562 DOC. 27

DISCUSSION

OF

DOC.

26

Discussion

comments

to Einstein

1914 (Doc.

26).

Published

in

Verhandlungen 1914,

pp.

353-

364.

[1]In

Lorentz

1912 (Lorentz

1914),

Lorentz

argues

that

the

energy

distribution

of

black-body

radiation is

incompatible

with

a

description

of

this

physical system

by

Hamilton's

equations,

because,

as

he shows in

this lecture

by applying

methods of statistical

mechanics,

these

equa-

tions lead

to

the classical

equipartition

theorem which

experiment

had shown

not

to hold for

black-body

radiation.

[2]In

Einstein

1914

(Doc. 26),

pp. 347-348,

Einstein

briefly

discussed

the

possibility

of

giving

up energy

conservation.

[3]Beginning

with Einstein

1905i

(Vol.

2,

Doc.

14),

Einstein

had

on a

number of

occasions

used Boltzmann's

principle to

draw conclusions about the statistical

properties

of

black-body

radiation and other

physical systems

from

their

thermodynamic properties. See,

in

particular,

Einstein

1909b

(Vol. 2,

Doc.

56),

pp. 187-188,

and the

introductory

section to Einstein 1910d

(Doc.

9);

for

a

historical

discussion,

see

Vol.

2,

the

editorial

note,

"Einstein

on

the Foundations

of Statistical

Physics," pp.

54.

For Einstein's

controversy

with Planck about

the

notion

of

probability,

see

also Doc.

25,

pp.

506-507.

[4]The

following

argument

was

first

given

in

Einstein

1906b

(Vol.

2,

Doc.

32),

pp.

375-376.

[5]For

Perrin's

original report

on

his experiments,

see

Perrin 1908.

He also

presented

his

findings

at

the

Solvay Congress;

see

Perrin

1912,

pp.

176ff,

or

Perrin

1914a,

pp. 145ff.

[6]The

problem

of

the choice

of

the

parameter

with

respect

to

which the

probability

of

a

state

is

defined became the

subject

of

correspondence

between D.K.C. MacDonald and Einstein

in

1953.

[7]Prior

to

presenting

the

following argument

at

the

Solvay Congress,

Einstein had discussed

it with

Besso;

see

Einstein

to

Michele

Besso,

second half of

August 1911,

and Einstein

to

Michele

Besso,

11

September

1911.

It

is

also alluded

to in

Einstein's lecture

notes

on

kinetic

theory (see

Doc.

4,

[pp. 50-51]).

[8]As

correctly printed

in

the French

version,

Einstein

1912a,

p.

441,

the

S

should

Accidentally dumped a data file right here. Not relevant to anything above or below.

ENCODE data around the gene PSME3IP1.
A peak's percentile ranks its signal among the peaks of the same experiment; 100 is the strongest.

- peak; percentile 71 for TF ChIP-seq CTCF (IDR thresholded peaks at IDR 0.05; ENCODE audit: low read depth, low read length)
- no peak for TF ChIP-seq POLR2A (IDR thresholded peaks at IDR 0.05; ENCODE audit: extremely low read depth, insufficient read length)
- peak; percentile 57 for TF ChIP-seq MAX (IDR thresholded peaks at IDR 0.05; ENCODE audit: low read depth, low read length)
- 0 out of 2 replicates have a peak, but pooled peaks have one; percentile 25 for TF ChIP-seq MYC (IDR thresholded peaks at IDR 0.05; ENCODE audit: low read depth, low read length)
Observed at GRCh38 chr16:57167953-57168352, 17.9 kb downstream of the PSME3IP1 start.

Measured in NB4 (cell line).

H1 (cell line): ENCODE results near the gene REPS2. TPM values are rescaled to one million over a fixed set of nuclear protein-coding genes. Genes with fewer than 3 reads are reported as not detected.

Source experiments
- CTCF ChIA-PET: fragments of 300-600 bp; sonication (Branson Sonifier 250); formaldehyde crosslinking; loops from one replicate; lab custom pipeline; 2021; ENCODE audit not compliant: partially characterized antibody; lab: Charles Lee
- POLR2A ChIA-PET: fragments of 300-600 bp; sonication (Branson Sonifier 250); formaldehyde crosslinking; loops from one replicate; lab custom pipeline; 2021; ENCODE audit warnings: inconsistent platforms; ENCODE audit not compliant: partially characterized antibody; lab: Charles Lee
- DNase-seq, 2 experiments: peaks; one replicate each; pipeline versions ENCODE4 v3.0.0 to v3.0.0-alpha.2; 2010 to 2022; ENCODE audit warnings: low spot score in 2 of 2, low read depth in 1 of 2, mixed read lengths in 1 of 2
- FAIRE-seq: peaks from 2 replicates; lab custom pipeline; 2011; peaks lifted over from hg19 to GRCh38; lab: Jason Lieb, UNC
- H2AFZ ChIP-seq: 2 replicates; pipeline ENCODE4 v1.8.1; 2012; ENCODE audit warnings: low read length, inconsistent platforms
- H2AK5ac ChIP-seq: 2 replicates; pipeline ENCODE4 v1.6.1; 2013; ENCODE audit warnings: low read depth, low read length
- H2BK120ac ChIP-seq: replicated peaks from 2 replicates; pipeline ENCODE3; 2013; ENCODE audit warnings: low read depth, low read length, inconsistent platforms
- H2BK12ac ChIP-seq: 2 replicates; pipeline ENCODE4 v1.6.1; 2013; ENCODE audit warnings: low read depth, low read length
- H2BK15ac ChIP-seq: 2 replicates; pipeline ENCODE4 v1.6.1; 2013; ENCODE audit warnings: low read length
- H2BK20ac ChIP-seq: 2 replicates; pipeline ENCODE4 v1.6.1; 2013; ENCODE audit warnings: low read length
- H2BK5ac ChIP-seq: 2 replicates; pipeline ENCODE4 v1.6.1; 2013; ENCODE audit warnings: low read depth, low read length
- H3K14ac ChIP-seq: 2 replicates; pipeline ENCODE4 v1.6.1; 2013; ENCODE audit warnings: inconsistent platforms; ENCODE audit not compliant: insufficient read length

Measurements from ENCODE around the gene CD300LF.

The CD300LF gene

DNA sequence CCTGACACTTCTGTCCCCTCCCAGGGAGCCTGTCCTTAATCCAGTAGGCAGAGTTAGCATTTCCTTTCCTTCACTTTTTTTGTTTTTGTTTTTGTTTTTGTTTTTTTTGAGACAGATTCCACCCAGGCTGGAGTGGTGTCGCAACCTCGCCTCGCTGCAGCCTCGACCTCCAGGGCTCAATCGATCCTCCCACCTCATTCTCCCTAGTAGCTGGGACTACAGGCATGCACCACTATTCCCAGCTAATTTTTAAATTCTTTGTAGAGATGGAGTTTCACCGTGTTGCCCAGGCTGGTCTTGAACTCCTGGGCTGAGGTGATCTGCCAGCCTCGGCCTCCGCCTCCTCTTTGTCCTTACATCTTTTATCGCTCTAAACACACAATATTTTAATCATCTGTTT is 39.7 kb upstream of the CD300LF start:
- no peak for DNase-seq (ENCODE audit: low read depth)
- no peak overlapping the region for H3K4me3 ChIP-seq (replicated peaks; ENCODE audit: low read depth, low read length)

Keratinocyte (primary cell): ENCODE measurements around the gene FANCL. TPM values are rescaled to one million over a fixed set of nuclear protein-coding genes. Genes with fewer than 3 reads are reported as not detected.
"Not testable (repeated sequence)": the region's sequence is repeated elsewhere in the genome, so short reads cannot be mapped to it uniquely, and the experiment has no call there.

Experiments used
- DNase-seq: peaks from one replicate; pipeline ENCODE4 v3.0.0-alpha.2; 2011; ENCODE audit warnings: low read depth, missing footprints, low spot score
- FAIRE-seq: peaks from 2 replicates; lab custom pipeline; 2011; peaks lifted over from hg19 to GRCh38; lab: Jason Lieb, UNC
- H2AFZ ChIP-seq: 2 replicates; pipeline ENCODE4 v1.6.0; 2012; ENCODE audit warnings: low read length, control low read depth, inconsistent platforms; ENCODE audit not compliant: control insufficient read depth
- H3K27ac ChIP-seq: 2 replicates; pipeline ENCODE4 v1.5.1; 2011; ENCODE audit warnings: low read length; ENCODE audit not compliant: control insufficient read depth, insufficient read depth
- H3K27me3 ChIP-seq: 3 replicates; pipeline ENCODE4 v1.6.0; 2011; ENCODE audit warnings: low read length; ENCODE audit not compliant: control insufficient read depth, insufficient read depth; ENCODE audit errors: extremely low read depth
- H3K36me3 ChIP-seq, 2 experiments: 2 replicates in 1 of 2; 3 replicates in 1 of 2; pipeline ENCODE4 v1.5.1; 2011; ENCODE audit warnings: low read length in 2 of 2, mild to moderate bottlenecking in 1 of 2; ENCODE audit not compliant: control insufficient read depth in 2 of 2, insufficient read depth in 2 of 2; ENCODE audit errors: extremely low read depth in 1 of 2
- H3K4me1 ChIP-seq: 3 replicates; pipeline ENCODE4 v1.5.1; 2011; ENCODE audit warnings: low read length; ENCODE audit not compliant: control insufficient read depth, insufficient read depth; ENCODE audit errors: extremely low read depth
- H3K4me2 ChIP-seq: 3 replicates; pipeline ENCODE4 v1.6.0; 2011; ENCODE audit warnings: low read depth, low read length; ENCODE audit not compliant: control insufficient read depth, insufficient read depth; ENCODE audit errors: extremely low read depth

be

a

d.

[9]See

Gibbs 1902.

For

a

discussion of the

relationship

between the work of Gibbs and that

of Einstein

on

statistical

physics, see

Vol.

2,

the editorial

note,

"Einstein

on

the Foundations of

Statistical

Physics," pp.

41-55.

[10]The

following argument was

first

presented

in Einstein

1905i

(Vol. 2,

Doc.

14).

[11]Einstein had earlier

pointed

out

the

following

observation

in

Einstein

to H. A. Lorentz,

23 May 1909,

and

in

Einstein

1910b (Doc.

5).

[12]Planck

1914, p. 102,

and

Planck

1912, p.

84.

[13]Lorentz

is

probably

referring to

the first

term

in the

formula

for

(E/E)2

on p.

342 of

Einstein 1914

(Doc. 26).

[14]Kamerlingh

Onnes referred

to

a

passage

deleted

in

the

published

version

of

Einstein's

lecture;

see

note 47

of Einstein

1914 (Doc.

26).

[15]The

remark

appears

on

p.

301 of

Nernst

et

al. 1912

and

on p.

242 of

Nernst

et

al

1914

where

Kamerlingh

Onnes mentioned

a

calculation of the

specific

heat of

hydrogen according

to

Nernst's

theory.

[16]For

this formula and Einstein's

criticism of

it,

see

Einstein

1914

(Doc.

26), p.

351,

fn.

1.

[17]Nernst and Lindemann

1911b.

[18]The conversation

probably

took

place during

Einstein's

visit to

Leiden

to

deliver

a

lecture

in

early 1911; see

Einstein

to H. A. Lorentz,

15

February

1911,

where Einstein mentions his

conversations with Lorentz "about the

quanta

in relation to

the oscillation of material

systems"

("über

die

Quanten

bei

der Oszillation materieller

Gebilde").

[19]This

is

one

of the earliest

uses

of

adiabatic invariants

in

the

context

of

the

quantum

hypothesis;

for Ehrenfest's earlier

discussion,

see

Ehrenfest

1911b,

in particular,

p.

94;

for

evidence

that

Einstein had read Ehrenfest's

paper

before

attending

the

Solvay Congress, see

Einstein to

Michele

Besso, 21

October

1911.

For

a

discussion of the

relationship

between

this

remark

by

Einstein and Ehrenfest's adiabatic

principle, see

Klein,

M.

1970, p. 269,

fn.

8.